Cast Iron CookwareTravel Japan

Video: Naked Pans – Cast Iron Cookware From Japan

November 13, 2010 4 Comments
Naked Pan making

In the past, Japanese cast iron tea kettles were fired over hot coals to create a rust free surface inside the pot. Experienced artisans tended to the fire and used experience and intuition to remove the kettle at just the right time. Leave it too long or heat the fire too quickly and the rust free finish is lost.

For many years Oigen tried to emulate this process and have perfected it commercially. They don’t mind sharing with us how the Naked Pan is made, as this process is protected by an international patent.


Firstly I ask Ms Oikawa, President of Oigen Foundry – “What is Naked Pan?”

PRESIDENT OIKAWA: Naked Pan is a non stick pan that has no coating, so we say it is naked! The surface has many tiny holes, which trap oil. You still need to season the pan properly but it has non-stick properties that are far superior to regular cast ironware.”

HUDSON: So why is Naked Pan better than regular cast iron cookware?

PRESIDENT OIKAWA: “Naked Pan has an iron oxide surface that resists rust, and is made from 70% recycled materials. It also has no enamel coating that can chip and crack at high temperatures.”

Naked Pans also require less maintenance that regular cast ironware. Like Oigen’s original Washoku range, there is no PFOA/PFTE or other dangerous chemicals which coat other non-stick pans and end up in your food and in the air at high temperatures. The Naked Pan will last 100 years and can be recycled at the end of its life making it an excellent environmental choice.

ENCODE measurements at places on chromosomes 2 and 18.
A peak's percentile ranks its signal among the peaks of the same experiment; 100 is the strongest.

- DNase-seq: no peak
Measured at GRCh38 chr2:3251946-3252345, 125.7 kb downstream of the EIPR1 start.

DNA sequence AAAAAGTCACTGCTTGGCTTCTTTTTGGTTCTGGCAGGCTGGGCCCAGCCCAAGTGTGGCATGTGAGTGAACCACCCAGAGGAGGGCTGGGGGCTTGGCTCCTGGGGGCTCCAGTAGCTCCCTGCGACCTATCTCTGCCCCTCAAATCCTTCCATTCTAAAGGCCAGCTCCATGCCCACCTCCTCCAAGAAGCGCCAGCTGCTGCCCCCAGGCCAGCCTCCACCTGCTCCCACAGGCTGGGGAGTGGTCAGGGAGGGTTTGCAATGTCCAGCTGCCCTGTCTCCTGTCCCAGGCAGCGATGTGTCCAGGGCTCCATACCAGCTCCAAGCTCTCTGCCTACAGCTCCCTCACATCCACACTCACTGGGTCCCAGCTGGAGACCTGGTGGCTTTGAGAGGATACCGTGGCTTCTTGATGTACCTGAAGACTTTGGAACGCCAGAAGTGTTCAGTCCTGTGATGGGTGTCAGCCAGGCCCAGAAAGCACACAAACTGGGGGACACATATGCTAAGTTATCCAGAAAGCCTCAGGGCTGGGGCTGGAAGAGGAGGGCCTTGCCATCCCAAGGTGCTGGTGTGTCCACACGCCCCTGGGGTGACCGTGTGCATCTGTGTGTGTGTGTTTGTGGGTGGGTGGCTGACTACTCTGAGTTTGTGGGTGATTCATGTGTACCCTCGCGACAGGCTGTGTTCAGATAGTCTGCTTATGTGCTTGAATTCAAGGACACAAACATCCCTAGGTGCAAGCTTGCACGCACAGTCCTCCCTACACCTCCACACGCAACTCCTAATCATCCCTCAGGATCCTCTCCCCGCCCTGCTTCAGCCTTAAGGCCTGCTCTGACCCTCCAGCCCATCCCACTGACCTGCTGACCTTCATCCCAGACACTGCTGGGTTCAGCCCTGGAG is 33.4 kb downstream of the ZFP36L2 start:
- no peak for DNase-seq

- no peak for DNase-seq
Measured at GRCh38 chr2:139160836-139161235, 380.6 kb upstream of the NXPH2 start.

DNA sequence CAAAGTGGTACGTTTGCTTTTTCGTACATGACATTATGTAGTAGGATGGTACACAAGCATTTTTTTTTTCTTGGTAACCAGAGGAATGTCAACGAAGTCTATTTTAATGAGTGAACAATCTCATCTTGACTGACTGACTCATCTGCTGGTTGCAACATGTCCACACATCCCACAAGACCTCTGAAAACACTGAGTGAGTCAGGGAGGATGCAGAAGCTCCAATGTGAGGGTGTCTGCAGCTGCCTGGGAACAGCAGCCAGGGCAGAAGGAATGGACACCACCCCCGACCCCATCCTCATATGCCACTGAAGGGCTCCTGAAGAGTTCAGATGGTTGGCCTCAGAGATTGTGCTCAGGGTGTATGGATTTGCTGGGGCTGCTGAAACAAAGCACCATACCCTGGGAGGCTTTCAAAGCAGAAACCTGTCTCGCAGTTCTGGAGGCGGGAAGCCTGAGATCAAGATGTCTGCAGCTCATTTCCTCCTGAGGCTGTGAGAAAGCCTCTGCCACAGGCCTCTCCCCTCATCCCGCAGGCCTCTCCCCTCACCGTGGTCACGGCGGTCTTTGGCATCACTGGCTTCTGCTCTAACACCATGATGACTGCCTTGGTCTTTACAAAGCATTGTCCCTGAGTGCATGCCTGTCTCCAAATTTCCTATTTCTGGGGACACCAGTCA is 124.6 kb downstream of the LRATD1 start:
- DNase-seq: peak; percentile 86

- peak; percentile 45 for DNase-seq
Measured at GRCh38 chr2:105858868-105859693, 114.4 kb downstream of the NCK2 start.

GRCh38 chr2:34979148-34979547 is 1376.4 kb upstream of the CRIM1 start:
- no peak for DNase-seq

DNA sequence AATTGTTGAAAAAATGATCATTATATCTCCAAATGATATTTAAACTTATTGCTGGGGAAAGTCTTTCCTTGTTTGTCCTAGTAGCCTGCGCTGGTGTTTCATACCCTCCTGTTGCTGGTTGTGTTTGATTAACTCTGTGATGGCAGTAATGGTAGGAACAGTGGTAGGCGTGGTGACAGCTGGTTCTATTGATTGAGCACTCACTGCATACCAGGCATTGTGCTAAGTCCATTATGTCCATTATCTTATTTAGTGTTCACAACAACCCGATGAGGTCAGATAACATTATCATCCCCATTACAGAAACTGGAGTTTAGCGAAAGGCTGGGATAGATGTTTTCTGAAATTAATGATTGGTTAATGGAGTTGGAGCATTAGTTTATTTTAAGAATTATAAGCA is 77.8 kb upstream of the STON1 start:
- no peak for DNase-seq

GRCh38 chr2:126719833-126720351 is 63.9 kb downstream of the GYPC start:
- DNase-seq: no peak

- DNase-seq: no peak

Each Naked Pan is made in the same way as Oigen cast iron pans but instead of receiving a final coat of cashew oil they go through an additional kiln firing process.

Naked Pan cast iron cookware

Naked Pans ready for packaging

1. The polished pieces of cast iron cookware are placed in a custom made kiln that gradually heats to 900°C over a period of one hour. The size, shape and heat distribution of the kiln are critical.

2. At 900°C an alarm sounds and the pans are carefully removed from the kiln. The heat coming off the ironware is so intense I think my camera lens is about to crack, but this is too good not to photograph.

3. One point to note is this process is only done in small batches, larger batches have tried and failed. This means that Naked Pans cannot be mass produced. They’re a little more expensive than ordinary cast ironware but I guess it doesn’t really matter considering they last a hundred years, whereas your ordinary Teflon coated pans only last a couple of years.

4. The pieces are left to cool naturally and the glowing red gives way to the matt grey finish of the final product.

cast iron pan - Naked Pan

Naked Pans cooling

5. The Naked Pans are now ready, cast iron cookware glorious in it’s nakedness!


Naked Pan range from Oigen Foundry.

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Naked Olly November 16, 2010 at 11:23 am

Great video Leigh. It’s always interesting to hear more about these fantastic products.

From my own personal experiences, I’ve found my Naked Pan, after proper seasoning and relatively few uses, to be far more non-stick than an extremely well-seasoned and beloved 7 year-old wok. The heat distribution is entirely homogeneous, though you’d hope so given the weight.

If you’re in the market for a really versatile piece of cookware or just a non-stick pan that doesn’t disappoint, you really can’t go wrong with one of these. Stick one on your Christmas list, give Santa a workout in the delivery process and spend the holidays Naked with your loved ones.

They’re the dog’s for cooking okonomiyaki too…..nuff’ said.

Chef's Armoury November 16, 2010 at 12:22 pm

Thanks for the comment Olly, we knew you couldn’t resist the temptation of combing the words Naked and Santa in the one sentence.

REKO December 1, 2010 at 10:22 pm

what material to make color black?

Chef's Armoury December 7, 2010 at 12:07 pm

The naked pans darken with age and eventually turn black as more oil is burned into the surface.


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